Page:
This is the fairy-tale that many artists dream off. The magical call from Dr. Dre that whisks them into his Compton studio and then almost instantaneously, they become multi-platinum selling superstars. This is not far from true, as many musicians such as Eminem, Kendrick Lamar and even Mary J. Blige  can attest to the Midas touch of Dr. Dre. For Eve however, her experience did not live up to this. 

As a new rapper, Eve was side-lined for Dre’s more secure musical investments. Her album was coming along slower than she expected, and she entered a rut. Ultimately, after living in Los Angeles for seven months and a near complete album under her belt, she got a call from Aftermath Records saying that they no longer had an interest in her. She only had a few days to pack up and move back home.

Dre’s dismissal of Eve so early on in her career proved to be a bump in the road. Another dead-end record deal that never came true. Little did they know they would soon end up making some of their most successful songs together. 

Ruff Ryders and Let There Be Eve… (1999)

Unlike many other rap dynasties forged through neighbourhood associations or area code, the Ruff Ryders had to earn their membership through battle rapping. So, when Eve got the call that the DMX-led Ruff Ryders were looking for a new member, she immediately went to Yonkers, New York to, in her own words – basically battle for [her] life”.  

Legend has it she was relentlessly freestyling for hours, and it became clear she had no other competition. There was no other person worthy of the title of the ‘First Lady of Ruff Ryders’, and this hefty title (which forms the full title of her debut album) is one Eve worked very hard for.

Joining the likes of the LOX, DMX and Swizz Beatz, Eve was a necessary component of the Ruff Ryders. As a male-heavy group, predominantly hailing from New York, Eve’s image was crucial to their popularity, and even decided to physically showcase the ‘bite’ that Ruff Ryders had through the paw print tattoos on her chest. Eve is unapologetically Philly, and this allowed them to extend their influence past New York, to represent all corners of the East Coast. 

The release of her first album ‘Let There Be Eve… the First Lady of Ruff Ryders’ (1999) exceeded expectations. She sold over 200,000 copies and she became the first female rapper to debut at #1. Her album was primarily self-written, and with one of the most a dynamic posse behind her, Eve was unstoppable.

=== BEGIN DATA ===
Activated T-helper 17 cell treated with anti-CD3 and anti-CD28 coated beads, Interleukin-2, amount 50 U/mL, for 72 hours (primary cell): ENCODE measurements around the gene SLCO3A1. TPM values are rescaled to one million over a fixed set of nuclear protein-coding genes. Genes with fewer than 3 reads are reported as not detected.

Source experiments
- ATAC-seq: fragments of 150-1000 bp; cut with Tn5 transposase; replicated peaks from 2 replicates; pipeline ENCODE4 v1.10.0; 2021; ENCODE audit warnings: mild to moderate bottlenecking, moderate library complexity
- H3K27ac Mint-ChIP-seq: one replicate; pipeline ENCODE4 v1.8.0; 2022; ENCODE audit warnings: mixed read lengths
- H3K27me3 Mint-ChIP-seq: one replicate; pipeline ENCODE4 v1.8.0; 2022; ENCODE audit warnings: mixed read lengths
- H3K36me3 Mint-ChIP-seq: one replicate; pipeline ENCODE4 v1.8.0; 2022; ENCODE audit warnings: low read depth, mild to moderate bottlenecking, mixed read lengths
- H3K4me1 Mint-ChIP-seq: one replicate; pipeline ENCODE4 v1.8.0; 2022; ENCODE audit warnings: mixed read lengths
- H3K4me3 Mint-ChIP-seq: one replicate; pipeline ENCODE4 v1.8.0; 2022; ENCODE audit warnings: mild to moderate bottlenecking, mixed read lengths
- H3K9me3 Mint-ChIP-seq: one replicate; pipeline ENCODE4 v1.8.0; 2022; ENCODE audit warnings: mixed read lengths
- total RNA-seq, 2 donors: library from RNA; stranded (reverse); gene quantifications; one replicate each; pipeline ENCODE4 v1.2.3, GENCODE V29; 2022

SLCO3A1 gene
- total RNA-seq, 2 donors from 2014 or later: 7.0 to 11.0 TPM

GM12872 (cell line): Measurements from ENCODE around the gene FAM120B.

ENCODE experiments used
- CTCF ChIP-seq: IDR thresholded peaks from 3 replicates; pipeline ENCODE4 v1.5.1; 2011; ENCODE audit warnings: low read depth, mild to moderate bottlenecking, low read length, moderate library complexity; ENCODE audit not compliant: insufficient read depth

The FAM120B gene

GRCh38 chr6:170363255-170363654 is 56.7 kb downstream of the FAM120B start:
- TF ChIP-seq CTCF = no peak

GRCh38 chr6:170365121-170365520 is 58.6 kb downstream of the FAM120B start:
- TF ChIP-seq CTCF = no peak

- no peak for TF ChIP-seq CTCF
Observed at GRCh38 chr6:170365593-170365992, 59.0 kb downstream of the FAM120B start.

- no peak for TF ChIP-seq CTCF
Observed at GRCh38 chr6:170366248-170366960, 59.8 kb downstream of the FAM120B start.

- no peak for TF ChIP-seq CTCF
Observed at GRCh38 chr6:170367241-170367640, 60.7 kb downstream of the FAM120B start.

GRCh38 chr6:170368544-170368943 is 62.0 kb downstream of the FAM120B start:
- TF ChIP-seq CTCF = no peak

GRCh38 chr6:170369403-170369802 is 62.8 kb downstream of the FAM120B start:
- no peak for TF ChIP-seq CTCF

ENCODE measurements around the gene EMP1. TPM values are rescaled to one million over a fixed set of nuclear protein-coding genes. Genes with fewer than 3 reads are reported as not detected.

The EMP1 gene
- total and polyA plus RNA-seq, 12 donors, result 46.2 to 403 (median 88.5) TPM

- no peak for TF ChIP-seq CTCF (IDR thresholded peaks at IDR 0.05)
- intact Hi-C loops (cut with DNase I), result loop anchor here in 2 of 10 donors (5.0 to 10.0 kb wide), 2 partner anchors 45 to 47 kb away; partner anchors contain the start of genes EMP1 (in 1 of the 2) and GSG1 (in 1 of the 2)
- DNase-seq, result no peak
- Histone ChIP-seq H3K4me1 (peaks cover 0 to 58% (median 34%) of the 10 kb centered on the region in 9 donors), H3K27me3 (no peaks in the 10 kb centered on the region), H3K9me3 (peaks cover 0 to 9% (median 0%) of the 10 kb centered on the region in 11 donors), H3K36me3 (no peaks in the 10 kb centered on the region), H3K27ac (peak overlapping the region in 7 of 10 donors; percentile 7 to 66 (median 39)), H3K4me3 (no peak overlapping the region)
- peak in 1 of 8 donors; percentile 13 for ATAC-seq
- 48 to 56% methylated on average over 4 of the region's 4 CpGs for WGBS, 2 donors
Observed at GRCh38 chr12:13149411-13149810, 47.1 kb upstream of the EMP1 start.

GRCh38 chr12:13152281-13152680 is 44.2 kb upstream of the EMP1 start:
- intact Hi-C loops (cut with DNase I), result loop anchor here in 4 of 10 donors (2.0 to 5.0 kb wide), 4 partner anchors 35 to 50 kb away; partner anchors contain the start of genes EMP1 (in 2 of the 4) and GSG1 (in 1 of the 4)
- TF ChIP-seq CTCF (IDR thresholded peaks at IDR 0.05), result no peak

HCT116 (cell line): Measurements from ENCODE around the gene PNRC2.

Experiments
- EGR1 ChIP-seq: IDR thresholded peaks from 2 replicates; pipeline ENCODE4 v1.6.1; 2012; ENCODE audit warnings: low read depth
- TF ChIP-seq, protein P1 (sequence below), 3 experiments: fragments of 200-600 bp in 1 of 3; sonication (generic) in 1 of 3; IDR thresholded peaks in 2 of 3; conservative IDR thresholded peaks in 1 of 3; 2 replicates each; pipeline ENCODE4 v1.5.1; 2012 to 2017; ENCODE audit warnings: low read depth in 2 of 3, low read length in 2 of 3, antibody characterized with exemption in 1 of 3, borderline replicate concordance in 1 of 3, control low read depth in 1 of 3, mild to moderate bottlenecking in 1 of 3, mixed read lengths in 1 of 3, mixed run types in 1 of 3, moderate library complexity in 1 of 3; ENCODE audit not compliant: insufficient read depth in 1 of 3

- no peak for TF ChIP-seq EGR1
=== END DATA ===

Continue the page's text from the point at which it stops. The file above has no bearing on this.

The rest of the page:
Her debut exuded confidence and charm, a carry on from her adolescence. Let There Be Eve… (1999) is vulnerable and open, and she is noticeably vocal about social issues that are dear to her heart. The popularity of this album lies in its lack of conventionality. It misses the formulaic radio songs and opts for honesty – a creative decision that paid off. 

Eve was light years ahead of her contemporaries. Years before Michelle and Beyoncé confronted Kelly’s abusive relationship on the Destiny Child’s song ‘Girl’, Eve rapped about trying to get her pregnant best friend out of a relationship fraught by domestic violence on ‘Love is Blind’.

Written at age sixteen, Eve tackles a lived experience that women go through universally, but often find difficult to put into words, let alone in the form of a song. Let There Be Eve… is a layered and rich album, meshing different genres and topics – an incredible feat for a 21-year-old to pull off.

Scorpion (2001)

Let’s skip to 2001. Eve is working on her follow-up album Scorpion, which would become her biggest album to date. Dr. Dre is ready to work with her and the very first song they worked on was ‘Let Me Blow Ya Mind’. This single followed the success of ‘Who’s That Girl’, and Scorpion was certified platinum the same year of release. 

Eve was now one of the most popular artists of the early 00’s – all before she turned 23. Now equipped with a Grammy, a sitcom and several more top 10’s, her story is a case of how the grind can pay off. 

Eve was never overshadowed by the strength of her production or by the star power of the posse she was loyal to. With a decade’s worth of singles that are always in ‘throwback’ Spotify-curated playlists, Eve is important in so many ways. She is a staple of Y2K, a woman who cyphered her way through the masculinised field of hip-hop and mastered the female pop duet. But on top of this, her influence deserves far more credit than what she gets.